Rural lobby groups are applauding the Government's decision
to retain five-day-a-week mail delivery to rural areas.
Last week Communications and Information Technology Minister
Amy Adams announced the Government had reached agreement with
New Zealand Post on changes to its Deed of Understanding and
these would come into effect June 30, 2015.
Under the updated deed, urban areas might get a reduction to
a three-day mail service from July 1, 2015, but the
five-day-a-week rural delivery service will remain unchanged.
New Zealand Post requested some changes be made because
postal volumes were declining at a rate of about 8% a year,
It had sought to reduce the frequency of mail delivery for
standard delivery letters to a minimum of three days per week
However, Ms Adams said the Government was concerned about
rural delivery services and the sustainability of rural
contractor businesses if delivery days were reduced and so
reached agreement to limit any introduction of a minimum
three-day delivery to urban areas and maintain five-day rural
These were minimum standards only, Ms Adams said.
Federated Farmers president Bruce Wills said his group was
''thrilled'' by the decision.
''This is great news for rural people, as many businesses are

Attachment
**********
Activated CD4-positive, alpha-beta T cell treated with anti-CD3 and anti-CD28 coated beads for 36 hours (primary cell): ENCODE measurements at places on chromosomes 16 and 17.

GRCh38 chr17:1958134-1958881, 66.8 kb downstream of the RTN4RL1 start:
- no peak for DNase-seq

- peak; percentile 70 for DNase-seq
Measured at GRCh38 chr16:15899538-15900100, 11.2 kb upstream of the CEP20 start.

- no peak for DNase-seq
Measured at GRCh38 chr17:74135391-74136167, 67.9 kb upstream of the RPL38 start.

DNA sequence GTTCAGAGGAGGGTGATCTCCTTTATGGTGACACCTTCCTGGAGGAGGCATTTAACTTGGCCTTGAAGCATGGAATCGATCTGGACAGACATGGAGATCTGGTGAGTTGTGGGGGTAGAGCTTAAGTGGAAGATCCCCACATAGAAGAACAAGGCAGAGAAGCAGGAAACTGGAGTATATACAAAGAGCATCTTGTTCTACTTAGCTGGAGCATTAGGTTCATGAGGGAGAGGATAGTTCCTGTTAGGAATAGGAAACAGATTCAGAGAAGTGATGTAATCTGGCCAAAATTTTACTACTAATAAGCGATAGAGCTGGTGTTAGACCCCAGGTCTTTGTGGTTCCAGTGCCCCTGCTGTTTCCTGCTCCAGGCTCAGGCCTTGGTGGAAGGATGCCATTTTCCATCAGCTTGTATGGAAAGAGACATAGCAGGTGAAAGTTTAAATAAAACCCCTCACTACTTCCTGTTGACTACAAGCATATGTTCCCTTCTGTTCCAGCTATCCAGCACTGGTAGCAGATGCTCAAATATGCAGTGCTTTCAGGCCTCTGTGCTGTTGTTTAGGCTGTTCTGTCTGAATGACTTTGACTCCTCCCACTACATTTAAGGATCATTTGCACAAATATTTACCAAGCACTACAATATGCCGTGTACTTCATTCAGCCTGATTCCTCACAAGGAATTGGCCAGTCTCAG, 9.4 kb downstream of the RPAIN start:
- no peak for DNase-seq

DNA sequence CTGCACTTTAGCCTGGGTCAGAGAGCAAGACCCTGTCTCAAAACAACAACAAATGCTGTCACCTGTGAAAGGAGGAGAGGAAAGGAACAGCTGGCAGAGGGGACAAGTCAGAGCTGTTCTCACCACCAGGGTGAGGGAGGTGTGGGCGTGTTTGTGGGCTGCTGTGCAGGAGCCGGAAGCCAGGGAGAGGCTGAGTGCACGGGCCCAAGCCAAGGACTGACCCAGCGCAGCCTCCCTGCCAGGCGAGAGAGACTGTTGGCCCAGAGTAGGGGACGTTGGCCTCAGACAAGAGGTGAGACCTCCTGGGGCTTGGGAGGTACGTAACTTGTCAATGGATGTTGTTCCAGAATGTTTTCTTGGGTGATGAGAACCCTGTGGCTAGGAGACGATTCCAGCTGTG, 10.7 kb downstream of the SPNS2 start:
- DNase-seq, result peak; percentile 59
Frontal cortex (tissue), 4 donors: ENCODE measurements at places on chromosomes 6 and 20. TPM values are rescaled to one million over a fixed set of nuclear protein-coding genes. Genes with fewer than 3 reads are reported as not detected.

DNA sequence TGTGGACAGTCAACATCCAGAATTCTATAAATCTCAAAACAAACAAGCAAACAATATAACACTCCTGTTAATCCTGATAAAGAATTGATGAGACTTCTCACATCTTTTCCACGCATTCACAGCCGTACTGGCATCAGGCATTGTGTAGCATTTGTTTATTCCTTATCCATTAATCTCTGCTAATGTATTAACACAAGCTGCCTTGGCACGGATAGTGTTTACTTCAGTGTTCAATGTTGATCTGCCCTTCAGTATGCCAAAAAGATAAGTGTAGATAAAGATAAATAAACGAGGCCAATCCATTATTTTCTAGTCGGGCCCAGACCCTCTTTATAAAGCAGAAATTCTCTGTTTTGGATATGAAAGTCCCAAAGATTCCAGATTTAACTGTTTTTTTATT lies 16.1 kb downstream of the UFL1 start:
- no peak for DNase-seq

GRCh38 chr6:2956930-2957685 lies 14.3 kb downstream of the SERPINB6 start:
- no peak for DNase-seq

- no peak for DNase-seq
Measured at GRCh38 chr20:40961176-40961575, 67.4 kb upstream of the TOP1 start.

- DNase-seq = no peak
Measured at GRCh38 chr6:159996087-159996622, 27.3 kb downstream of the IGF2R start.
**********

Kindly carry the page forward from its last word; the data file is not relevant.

still heavily reliant on a five-day service,'' Mr Wills said.
New Zealand Post and the Government had listened to concerns
and recognised the unique nature of the rural business model
in their Deed of Understanding, he said.
''Whilst technology is changing the way we communicate and
eventually we will see a decline in postal deliveries, we are
not there yet.
''There are still some 86,000 rural people offline, where
rural post is a daily fixture in the running of their
business and household,'' Mr Wills said.
Rural Women New Zealand president Liz Evans applauded the
''The five-day service ensures people are able to run their
farming enterprises and other rural businesses effectively,
even from remote locations.
''In many rural areas there is limited or no cellphone
coverage and we are still dealing with dial-up broadband
connections in many cases,'' Mrs Evans said.